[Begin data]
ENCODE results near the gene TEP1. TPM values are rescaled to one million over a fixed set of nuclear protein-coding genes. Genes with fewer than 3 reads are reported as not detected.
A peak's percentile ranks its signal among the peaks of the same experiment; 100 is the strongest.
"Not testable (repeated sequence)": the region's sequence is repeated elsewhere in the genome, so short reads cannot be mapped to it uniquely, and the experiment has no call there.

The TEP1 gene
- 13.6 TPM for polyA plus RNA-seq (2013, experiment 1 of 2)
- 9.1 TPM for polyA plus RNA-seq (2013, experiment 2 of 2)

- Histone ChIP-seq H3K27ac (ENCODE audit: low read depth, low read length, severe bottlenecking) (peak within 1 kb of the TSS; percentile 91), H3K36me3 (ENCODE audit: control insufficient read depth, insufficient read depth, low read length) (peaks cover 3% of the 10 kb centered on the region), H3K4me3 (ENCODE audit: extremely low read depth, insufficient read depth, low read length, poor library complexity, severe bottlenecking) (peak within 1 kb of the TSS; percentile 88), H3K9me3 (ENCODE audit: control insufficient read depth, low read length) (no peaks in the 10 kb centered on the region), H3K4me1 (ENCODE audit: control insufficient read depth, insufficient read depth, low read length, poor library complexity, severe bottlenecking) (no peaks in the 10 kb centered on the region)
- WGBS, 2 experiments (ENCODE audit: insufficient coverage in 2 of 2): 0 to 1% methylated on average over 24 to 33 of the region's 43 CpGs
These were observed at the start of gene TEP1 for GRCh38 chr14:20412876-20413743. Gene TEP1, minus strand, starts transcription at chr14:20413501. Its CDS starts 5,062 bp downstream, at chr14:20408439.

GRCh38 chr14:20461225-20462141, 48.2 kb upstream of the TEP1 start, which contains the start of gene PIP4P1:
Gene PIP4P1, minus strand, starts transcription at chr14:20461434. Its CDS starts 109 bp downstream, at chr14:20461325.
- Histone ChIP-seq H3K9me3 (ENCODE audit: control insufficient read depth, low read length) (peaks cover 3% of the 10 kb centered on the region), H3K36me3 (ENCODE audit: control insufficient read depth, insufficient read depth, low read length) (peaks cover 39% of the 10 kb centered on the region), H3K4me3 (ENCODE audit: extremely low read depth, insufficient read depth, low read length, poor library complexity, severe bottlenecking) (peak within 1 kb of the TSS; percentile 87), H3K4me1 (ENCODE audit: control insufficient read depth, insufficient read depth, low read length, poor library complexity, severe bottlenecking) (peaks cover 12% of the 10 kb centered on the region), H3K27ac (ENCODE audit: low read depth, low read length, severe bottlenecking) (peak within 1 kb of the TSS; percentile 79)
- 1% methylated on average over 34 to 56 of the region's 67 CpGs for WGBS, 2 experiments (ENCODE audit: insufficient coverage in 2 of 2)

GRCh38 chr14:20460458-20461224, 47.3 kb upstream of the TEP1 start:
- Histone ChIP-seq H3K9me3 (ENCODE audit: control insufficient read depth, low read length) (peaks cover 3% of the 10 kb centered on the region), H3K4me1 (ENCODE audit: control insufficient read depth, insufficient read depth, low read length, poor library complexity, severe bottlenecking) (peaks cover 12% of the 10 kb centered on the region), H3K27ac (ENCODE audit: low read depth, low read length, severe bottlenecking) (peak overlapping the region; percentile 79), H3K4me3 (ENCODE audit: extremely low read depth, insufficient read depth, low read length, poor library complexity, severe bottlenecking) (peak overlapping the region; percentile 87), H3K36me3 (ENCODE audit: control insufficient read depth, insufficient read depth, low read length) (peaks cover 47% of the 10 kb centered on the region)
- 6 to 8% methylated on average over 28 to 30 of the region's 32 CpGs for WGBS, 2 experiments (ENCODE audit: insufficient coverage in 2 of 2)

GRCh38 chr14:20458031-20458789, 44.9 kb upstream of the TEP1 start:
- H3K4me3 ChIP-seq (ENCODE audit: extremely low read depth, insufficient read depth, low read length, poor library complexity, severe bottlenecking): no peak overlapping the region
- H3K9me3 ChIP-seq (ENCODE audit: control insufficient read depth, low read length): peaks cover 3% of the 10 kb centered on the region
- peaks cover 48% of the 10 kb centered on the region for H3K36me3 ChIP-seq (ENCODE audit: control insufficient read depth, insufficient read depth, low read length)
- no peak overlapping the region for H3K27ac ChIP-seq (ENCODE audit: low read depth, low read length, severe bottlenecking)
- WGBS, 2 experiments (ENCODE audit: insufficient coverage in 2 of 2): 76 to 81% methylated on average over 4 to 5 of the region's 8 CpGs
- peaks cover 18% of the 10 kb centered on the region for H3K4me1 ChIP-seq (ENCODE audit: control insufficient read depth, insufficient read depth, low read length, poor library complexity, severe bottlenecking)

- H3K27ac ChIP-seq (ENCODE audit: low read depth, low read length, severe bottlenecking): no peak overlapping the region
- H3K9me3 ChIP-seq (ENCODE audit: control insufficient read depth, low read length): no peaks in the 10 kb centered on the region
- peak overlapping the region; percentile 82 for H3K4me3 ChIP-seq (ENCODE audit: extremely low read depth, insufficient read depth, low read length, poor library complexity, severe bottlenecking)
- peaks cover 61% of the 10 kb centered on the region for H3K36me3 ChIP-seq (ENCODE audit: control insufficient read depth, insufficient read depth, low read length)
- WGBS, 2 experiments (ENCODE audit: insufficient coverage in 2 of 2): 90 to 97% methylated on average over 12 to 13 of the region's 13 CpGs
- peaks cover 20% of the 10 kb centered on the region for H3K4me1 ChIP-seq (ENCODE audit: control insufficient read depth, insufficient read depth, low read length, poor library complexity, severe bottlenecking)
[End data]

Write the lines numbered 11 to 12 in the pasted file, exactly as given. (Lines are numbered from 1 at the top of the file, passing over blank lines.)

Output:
Gene PIP4P1, minus strand, starts transcription at chr14:20461434. Its CDS starts 109 bp downstream, at chr14:20461325.
- Histone ChIP-seq H3K9me3 (ENCODE audit: control insufficient read depth, low read length) (peaks cover 3% of the 10 kb centered on the region), H3K36me3 (ENCODE audit: control insufficient read depth, insufficient read depth, low read length) (peaks cover 39% of the 10 kb centered on the region), H3K4me3 (ENCODE audit: extremely low read depth, insufficient read depth, low read length, poor library complexity, severe bottlenecking) (peak within 1 kb of the TSS; percentile 87), H3K4me1 (ENCODE audit: control insufficient read depth, insufficient read depth, low read length, poor library complexity, severe bottlenecking) (peaks cover 12% of the 10 kb centered on the region), H3K27ac (ENCODE audit: low read depth, low read length, severe bottlenecking) (peak within 1 kb of the TSS; percentile 79)